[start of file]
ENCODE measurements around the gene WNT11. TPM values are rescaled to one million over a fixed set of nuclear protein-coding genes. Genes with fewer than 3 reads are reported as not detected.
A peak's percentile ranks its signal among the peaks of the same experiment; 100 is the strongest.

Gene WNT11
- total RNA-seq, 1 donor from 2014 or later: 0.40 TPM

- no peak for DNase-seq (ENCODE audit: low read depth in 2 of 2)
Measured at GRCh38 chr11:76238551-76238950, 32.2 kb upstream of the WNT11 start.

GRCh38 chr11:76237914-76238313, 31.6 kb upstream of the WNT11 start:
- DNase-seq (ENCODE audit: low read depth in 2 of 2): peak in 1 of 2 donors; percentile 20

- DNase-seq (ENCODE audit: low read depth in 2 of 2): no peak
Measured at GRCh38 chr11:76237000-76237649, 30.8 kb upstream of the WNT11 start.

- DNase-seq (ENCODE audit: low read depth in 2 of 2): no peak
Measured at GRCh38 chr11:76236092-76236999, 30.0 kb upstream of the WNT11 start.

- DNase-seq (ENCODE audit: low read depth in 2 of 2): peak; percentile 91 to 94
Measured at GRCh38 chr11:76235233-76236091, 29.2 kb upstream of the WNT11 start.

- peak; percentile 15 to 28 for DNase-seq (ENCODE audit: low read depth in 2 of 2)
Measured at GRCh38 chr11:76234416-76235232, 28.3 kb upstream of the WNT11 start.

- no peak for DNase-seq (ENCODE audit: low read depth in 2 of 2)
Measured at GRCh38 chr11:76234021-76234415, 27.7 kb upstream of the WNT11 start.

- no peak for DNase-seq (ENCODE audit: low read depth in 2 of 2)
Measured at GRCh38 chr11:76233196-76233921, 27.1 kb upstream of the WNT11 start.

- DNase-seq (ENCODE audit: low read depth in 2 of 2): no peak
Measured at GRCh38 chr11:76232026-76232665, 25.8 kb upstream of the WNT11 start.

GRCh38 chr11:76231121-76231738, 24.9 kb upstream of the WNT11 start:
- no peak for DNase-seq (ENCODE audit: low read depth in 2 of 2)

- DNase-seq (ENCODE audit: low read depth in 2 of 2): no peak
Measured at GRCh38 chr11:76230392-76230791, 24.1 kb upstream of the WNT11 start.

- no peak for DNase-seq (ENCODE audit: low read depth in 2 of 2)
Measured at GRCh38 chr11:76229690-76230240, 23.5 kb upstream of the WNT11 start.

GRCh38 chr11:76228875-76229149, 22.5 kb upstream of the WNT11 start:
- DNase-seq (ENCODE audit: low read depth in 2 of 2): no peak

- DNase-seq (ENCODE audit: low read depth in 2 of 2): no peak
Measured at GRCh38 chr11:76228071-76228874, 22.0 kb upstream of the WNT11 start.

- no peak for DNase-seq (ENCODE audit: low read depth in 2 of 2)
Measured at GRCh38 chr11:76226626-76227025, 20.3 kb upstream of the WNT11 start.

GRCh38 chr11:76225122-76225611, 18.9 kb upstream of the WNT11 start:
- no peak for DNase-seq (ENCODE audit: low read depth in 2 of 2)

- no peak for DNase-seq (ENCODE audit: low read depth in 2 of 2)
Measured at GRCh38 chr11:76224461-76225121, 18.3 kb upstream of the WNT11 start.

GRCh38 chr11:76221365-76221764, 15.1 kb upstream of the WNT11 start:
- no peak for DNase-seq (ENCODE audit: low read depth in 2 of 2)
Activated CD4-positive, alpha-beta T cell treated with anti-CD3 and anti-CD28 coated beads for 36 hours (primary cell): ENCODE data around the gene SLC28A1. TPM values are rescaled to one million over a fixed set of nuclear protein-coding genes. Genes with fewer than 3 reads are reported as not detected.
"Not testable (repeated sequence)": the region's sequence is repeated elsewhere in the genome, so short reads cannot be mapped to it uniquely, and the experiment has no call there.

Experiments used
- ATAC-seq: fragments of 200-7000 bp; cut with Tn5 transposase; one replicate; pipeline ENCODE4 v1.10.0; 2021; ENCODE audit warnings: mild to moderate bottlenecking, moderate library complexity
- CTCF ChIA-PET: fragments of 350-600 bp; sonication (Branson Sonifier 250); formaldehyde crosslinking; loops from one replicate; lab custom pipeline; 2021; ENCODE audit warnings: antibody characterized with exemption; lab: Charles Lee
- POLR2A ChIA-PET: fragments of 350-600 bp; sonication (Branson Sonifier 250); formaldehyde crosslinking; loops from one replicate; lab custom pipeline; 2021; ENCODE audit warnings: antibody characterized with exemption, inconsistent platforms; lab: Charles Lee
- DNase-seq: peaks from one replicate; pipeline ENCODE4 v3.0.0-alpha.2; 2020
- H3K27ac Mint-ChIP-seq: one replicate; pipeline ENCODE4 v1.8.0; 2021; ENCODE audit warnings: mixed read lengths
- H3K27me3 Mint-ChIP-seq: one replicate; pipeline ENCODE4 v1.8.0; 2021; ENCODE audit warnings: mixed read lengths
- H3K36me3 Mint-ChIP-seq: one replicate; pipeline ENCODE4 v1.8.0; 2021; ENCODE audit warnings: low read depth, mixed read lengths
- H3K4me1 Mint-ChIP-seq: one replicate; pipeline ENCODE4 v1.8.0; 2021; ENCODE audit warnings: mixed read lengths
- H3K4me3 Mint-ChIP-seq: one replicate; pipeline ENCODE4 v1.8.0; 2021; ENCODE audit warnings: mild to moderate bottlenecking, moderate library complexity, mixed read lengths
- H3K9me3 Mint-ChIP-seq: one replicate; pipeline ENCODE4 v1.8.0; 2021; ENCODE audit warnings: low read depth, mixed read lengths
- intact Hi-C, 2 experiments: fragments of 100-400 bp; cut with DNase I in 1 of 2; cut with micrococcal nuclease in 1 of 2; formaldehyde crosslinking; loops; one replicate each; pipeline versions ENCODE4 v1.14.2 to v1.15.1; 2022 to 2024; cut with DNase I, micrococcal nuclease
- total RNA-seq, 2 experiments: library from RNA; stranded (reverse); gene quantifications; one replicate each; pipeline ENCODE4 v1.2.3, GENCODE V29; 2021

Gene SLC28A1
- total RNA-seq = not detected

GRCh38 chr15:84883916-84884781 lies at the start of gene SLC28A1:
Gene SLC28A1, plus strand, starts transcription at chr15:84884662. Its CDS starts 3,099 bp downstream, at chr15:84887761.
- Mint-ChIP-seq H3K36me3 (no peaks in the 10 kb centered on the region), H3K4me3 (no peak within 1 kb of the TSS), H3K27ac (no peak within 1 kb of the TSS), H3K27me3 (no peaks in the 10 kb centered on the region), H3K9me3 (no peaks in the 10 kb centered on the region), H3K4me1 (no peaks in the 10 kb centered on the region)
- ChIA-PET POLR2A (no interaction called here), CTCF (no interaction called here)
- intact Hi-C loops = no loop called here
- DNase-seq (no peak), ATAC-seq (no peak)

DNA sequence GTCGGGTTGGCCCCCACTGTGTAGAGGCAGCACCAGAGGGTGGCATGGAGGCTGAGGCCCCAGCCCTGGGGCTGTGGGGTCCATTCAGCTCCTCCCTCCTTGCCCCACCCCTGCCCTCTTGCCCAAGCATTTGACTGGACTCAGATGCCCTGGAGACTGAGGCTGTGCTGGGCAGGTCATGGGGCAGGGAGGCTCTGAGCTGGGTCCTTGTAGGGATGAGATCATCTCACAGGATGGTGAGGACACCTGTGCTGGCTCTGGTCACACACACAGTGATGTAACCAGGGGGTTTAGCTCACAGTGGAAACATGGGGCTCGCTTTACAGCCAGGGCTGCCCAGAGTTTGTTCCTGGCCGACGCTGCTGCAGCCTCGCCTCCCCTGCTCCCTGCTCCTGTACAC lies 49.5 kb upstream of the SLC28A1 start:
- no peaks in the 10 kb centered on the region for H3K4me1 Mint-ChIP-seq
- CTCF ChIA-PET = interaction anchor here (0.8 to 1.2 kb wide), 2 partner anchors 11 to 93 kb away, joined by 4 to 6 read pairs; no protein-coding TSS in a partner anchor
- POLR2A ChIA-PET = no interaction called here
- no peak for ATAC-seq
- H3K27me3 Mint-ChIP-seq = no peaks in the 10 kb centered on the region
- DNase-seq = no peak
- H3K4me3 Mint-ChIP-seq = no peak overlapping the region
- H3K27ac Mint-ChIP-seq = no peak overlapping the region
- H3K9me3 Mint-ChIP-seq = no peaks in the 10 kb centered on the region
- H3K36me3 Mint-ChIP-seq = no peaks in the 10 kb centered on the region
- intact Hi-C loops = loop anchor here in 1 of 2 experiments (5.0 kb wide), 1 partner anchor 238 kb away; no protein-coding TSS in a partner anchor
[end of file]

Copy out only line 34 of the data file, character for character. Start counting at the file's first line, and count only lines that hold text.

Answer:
Measured at GRCh38 chr11:76226626-76227025, 20.3 kb upstream of the WNT11 start.